Fishing for yellow perch using artificial lures

While live bait is probably more effective and reliable, I actually prefer to fish for them using artificial lures. I enjoy the casting and retrieving, and the strikes can be ferocious. My three favorite lures are small Rapala jerkbaits, a jig head with a chartreuse curly tail grub, and a 1/8 ounce black Beetle spin spinnerbait. All will catch plenty of yellow perch as well as bass, panfish, and other species.

Rapala jerkbaits (and crankbaits) are effective yellow perch fishing lures. They allow anglers to cover a lot of water in search of fish. They also appeal to the aggressive nature of yellow perch. Green is a good color, and I have done well with white. I honestly think action is much more important than color. An erratic retrieve with a pause in between works best.

A jig with a soft plastic grub is an excellent all round lure. Anglers can cover the entire water column with them. The weight of the jig will be determined by the water depth and current. I like a slow steady retrieve with the occasional hop and fall. They can be vertically fished as well.

The Beetle spin is one of my “go to” lures for all freshwater fishing. This simple lure pretty much catches everything. It is easy to use and will cover a variety of depths, which an be adjusted but allowing it to fall longer as well as the retrieve speed. In most cases, a slow steady retrieve works best.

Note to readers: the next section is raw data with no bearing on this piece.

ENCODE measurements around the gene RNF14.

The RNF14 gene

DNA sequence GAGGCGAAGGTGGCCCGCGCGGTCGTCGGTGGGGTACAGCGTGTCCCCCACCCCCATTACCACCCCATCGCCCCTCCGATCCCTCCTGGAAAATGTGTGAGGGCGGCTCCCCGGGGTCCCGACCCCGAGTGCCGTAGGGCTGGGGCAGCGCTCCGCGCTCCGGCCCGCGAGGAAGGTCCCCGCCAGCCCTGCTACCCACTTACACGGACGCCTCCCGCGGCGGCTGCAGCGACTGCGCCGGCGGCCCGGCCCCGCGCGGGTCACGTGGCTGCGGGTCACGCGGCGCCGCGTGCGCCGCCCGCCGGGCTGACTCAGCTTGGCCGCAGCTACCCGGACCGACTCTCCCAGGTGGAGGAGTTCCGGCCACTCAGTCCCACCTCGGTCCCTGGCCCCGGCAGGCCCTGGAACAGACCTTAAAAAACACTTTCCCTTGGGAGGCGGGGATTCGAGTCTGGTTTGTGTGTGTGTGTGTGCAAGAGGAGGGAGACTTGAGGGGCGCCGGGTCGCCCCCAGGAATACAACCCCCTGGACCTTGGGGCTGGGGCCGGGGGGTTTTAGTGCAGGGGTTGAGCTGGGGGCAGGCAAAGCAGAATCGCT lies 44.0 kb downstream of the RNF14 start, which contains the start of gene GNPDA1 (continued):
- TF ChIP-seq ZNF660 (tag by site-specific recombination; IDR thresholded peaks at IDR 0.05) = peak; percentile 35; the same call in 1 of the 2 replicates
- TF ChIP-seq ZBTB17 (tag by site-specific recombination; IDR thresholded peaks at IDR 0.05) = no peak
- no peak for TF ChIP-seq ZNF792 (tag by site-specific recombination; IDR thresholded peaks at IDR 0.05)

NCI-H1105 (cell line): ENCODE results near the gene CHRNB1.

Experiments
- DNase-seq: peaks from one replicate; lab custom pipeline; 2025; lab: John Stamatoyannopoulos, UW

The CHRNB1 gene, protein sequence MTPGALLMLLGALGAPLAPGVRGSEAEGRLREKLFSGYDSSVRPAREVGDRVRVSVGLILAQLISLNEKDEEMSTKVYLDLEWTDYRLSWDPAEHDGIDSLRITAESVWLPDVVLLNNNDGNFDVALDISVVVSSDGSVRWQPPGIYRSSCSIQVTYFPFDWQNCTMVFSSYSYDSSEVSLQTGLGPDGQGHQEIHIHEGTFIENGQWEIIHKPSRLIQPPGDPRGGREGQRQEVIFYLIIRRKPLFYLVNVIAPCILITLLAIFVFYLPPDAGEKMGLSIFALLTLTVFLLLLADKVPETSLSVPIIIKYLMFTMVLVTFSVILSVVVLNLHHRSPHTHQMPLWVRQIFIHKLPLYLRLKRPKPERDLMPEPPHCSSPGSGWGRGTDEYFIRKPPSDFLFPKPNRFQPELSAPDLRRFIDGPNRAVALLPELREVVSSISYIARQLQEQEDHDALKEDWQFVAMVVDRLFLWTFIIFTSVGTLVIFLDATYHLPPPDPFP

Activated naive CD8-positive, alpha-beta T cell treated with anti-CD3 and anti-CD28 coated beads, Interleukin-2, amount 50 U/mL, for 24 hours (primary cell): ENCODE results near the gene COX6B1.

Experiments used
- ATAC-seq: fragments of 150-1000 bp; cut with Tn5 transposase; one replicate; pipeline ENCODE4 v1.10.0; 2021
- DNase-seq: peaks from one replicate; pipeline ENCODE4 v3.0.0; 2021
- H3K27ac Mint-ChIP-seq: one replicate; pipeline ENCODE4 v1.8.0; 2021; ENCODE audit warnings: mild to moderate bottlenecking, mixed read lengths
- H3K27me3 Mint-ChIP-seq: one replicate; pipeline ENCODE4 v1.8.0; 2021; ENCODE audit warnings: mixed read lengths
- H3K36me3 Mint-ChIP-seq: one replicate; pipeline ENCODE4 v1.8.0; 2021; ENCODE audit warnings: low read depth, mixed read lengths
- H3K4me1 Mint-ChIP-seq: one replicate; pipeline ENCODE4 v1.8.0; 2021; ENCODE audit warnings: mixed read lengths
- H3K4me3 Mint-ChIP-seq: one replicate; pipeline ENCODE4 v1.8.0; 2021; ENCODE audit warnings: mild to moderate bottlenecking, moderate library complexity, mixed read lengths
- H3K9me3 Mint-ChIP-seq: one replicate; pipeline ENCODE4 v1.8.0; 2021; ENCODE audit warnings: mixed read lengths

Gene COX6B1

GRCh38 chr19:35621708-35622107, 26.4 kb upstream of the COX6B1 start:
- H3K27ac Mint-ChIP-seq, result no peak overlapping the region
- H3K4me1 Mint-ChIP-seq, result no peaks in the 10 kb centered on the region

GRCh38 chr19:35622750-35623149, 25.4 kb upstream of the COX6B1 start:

Other yellow perch fishing spots near Franklin North Carolina

Anglers willing to drive a little bit have other options when it comes to fishing for yellow perch. For the most part, there are lakes, most of the rivers mainly hold trout and a few bass and panfish.

Cliffside Lake

Cliffside lake is 30 minutes from Franklin on the road to Highlands. It is a nice little lake in a park with good access and facilities. There is a $5 charge. It is a good live bait lake and anglers fishing worms and crawlers will catch trout and panfish as well.

Glenville Lake

Glenville Lake is a beautiful mountain lake located 45 minutes from Franklin. It is on a bit of a twisty road. Glenville gets a lot of recreational boat traffic in summer and on weekends. It has big yellow perch as well as bass, trout, panfish, and even walleye. There are good ramps at the north end.

Lake Nantahala

Lake Nantahala is a pristine mountain lake that is 45 minutes west of Franklin. The road is a bit difficult. However, anglers will find some of the largest yellow perch found anywhere there. Structure on deep water points is the best bet.

Tuchasegee chain

The 3 larger lakes on the Tuckasegee chain of lakes are all pretty and productive lakes. The harder they are to get to, the better the fishing. Cedar Cliff is the easiest, Bear Creek the next, and Wolf Creek is the most difficult lake to reach. All are clear, deep lakes with the best fishing along the shoreline, in tributaries, and at the dam.

In conclusion, this article on yellow perch fishing in Franklin North Carolina will help anglers catch more of these tasty and hard fighting fish!